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Posted by on September 29, 2012 in Uncategorized

 

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Colorado Cynic-Friendly Coffee. (Certification Free, since 2010)

I have a fan! This is a nice feeling. I don’t have many fans. I always remember a mate’s classic comment when we were doing our show at Durham theatre: How’s the audience? I asked. “Oh, she’s fine, thanks.” was the response….
We were talking Demotivation Posters last night too.

blogging

A woman approached me at lunch time today, and asked if I had a blog about coffee. She’d seen my name badge and recognised it from this site. I am flattered! Her name is Kate, and she’s an Anthropology PhD student at Colorado university, studying coffee in Costa Rica! I am not the only academic at this conference, this is a huge relief. (I am still feeling out of place but have since decided to ignore these insecurities…). Of course she knew a few of the farms that I’d been to, had similar views on the touristyness of some of the larger ones (Cafe Britt, for example) and had even been to Cafe Cristina. And, she’s pretty cynical about Fairtrade too. AND, she reads this blog. Woopedoo! I’ve found a friend! 🙂

I was sitting with Andy and Mark from yesterday, and of course, they are from the same area as Kate… I say again, the world is too small. I was impressed Andy made it at all today actually. He said he’d stayed at the Gala til 1am and was pretty wrecked. He did bow out after lunch for a nap, however. Wimp. I wasn’t particularly awake either this morning, despite leaving so early last night, and the morning presentations just seemed to pass me by uneventfully. That was until the session on Women in Coffee. I wasn’t particularly looking forward to this bit – and the first presentation was exactly what I had feared: a video with lots of MEN in suits from important, large coffee companies explaining why it was such a good idea to employ women in their businesses. The statistic that 51% of the world population are women and that “we [who exactly?] should utilise this valuable resource” made me want to do rude things to the big screens. Patronising caca del toro, if you ask me. Which nobody did, fortunately. The session was saved by a woman from Costa Rica representing a very successful and inspiring women’s cooperative, dealing not only in coffee but in ecotourism in one of the poorest areas of the country. Then, there was an Indian woman who started out as one of the country’s first female cuppers. She was a truly excellent speaker and got a standing ovation after her talk.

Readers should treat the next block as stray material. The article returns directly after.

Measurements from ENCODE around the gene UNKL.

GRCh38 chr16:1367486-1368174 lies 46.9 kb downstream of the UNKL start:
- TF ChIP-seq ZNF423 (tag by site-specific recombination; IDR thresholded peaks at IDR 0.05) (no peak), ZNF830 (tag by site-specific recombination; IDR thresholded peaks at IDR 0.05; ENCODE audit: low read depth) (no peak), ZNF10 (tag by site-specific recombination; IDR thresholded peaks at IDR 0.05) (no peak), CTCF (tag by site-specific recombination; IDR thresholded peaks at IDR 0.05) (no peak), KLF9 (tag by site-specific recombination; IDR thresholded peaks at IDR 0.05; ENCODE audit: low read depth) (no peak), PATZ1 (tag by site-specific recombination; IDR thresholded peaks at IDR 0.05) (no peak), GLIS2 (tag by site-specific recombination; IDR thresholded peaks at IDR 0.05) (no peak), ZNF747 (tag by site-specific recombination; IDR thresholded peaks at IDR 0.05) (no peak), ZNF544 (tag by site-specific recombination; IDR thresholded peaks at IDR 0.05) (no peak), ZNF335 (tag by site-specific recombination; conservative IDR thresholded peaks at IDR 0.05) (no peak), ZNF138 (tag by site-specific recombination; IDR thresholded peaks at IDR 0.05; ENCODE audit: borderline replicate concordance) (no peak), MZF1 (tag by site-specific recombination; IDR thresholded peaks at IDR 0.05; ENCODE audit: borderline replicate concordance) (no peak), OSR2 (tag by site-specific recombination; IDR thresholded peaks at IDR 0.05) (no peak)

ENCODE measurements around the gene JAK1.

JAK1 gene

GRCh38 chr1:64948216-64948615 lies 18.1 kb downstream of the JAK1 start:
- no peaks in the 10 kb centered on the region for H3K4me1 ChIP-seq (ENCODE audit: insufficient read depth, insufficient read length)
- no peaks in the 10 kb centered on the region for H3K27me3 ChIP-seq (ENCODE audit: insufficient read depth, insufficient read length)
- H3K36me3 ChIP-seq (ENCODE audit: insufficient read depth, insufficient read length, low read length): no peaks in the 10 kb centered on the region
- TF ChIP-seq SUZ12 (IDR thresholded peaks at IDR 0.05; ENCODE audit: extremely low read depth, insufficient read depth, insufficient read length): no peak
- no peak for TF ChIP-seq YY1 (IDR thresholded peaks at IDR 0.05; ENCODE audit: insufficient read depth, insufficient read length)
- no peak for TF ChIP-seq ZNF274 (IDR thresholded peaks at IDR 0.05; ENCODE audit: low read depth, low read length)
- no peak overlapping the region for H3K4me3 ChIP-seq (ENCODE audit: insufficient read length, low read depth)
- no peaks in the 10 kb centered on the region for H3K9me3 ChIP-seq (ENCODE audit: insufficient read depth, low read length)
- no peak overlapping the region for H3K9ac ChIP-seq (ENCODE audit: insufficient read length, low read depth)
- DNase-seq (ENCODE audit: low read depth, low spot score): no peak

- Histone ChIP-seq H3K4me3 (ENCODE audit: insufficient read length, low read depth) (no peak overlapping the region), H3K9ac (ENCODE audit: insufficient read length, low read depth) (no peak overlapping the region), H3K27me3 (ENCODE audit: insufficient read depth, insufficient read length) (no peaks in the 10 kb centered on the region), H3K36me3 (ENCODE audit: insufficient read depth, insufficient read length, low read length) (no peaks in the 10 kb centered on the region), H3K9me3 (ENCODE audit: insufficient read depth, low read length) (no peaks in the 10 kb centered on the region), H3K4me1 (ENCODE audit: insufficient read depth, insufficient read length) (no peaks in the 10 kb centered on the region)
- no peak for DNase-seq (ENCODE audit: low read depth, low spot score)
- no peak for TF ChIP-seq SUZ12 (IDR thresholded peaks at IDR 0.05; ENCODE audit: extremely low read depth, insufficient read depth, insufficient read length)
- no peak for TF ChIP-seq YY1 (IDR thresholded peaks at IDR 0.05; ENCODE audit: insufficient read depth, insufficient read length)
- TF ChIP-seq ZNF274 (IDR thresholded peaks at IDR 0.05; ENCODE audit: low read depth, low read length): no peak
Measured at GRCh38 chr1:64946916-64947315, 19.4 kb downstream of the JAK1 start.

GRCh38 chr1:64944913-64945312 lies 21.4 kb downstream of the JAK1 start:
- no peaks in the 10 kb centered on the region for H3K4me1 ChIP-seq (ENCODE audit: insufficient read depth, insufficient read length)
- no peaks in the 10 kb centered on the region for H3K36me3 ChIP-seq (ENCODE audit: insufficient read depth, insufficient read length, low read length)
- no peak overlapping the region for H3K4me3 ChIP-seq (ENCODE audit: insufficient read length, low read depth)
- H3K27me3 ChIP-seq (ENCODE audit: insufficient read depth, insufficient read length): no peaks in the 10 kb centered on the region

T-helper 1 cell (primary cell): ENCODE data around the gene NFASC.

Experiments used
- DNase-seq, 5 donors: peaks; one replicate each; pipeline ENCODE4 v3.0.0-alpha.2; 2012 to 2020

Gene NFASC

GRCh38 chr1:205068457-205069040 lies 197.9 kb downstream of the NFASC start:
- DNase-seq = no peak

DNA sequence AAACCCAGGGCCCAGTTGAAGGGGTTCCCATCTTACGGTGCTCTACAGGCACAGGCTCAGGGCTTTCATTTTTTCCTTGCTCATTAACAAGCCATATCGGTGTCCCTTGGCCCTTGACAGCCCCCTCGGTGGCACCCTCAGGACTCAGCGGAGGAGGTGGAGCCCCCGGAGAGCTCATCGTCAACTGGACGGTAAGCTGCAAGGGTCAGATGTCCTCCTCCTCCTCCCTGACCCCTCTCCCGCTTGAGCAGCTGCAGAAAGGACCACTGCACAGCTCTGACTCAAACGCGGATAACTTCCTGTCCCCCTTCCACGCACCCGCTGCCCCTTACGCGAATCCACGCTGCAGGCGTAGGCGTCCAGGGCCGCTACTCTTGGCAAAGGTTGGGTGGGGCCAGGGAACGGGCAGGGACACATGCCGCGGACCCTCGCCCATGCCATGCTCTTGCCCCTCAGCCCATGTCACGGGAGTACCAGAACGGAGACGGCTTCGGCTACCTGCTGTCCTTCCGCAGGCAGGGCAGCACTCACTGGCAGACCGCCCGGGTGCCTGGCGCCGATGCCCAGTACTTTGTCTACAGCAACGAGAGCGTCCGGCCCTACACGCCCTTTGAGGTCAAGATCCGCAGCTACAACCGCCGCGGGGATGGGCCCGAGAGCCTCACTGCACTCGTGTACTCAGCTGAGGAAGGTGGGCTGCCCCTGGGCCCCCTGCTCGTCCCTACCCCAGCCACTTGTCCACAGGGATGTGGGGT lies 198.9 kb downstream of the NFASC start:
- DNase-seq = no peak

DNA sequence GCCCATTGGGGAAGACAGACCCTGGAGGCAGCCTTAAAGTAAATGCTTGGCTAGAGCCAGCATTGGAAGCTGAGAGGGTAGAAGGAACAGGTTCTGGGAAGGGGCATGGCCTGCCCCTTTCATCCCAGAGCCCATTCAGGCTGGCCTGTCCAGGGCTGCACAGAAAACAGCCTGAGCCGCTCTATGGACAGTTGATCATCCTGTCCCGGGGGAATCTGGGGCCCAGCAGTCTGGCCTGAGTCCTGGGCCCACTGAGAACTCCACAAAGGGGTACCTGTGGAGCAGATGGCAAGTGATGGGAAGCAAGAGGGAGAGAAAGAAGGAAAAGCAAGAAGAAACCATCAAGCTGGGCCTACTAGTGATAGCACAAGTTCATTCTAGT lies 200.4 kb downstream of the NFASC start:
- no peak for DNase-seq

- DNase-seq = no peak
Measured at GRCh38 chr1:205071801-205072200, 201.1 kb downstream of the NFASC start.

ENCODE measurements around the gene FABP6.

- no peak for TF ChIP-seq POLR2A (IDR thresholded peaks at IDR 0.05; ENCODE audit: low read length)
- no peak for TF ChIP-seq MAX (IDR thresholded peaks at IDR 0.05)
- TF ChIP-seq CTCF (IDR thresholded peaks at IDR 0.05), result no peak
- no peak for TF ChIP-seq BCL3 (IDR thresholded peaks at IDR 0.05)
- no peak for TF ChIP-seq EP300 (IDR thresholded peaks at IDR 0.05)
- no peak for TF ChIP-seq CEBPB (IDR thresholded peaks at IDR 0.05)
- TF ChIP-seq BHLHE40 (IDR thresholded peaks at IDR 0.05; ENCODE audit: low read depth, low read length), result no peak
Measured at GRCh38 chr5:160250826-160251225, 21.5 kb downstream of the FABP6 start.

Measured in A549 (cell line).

Then came the session that really incensed our little group. Certification, and lots of talks about ‘sustainability’. Environmental sustainability, sustainable development, social sustainability – in particular, getting young people interested in farming coffee, economic sustainability – through certification and differentiation. But not one single person ever attempted to explain what they actually meant by “sustainable.” The academic within me (maybe the Cheese is an academic already?) was screaming “define your terms!!!” Had this been a university conference, these presentations would have got ripped to shreds. I am so jaded nowadays, it seems. The question remains, however; what exactly are they trying to sustain? We were also repetitively told that of world coffee production, only 5% was “certified” coffee, yet the demand for the stuff was growing every year, and certification was a means of differentition, and differentiation could lead to further economic sustainability. But what does “certified” mean? Certified for what? We concluded that it really just meant anything with a label on it; no-one ‘differentiated’ between Fairtrade (of differing forms) ‘organic’ (again with different definitions), bird-friendly, shade grown, altitude-grown…. etc etc. The problem with this, is that if demand for certification really is growing – due to equally vague notions of “ethical consumption” and “consumer awareness” – then it is in the interests of the retailer to stick as many labels on the coffee as possible. The presentations implied that it didn’t seem to matter what the certifications are actually for, especially since they tell you nothing about what the coffee really tastes like. I’ve already shown how Nestle are pushing their raw coffee via a “Green” label – and of course, it’s all 100% arabica (guaranteed). It may well have been, in a former life, but you might as well say the jar it comes in is made with 100% genuine sand.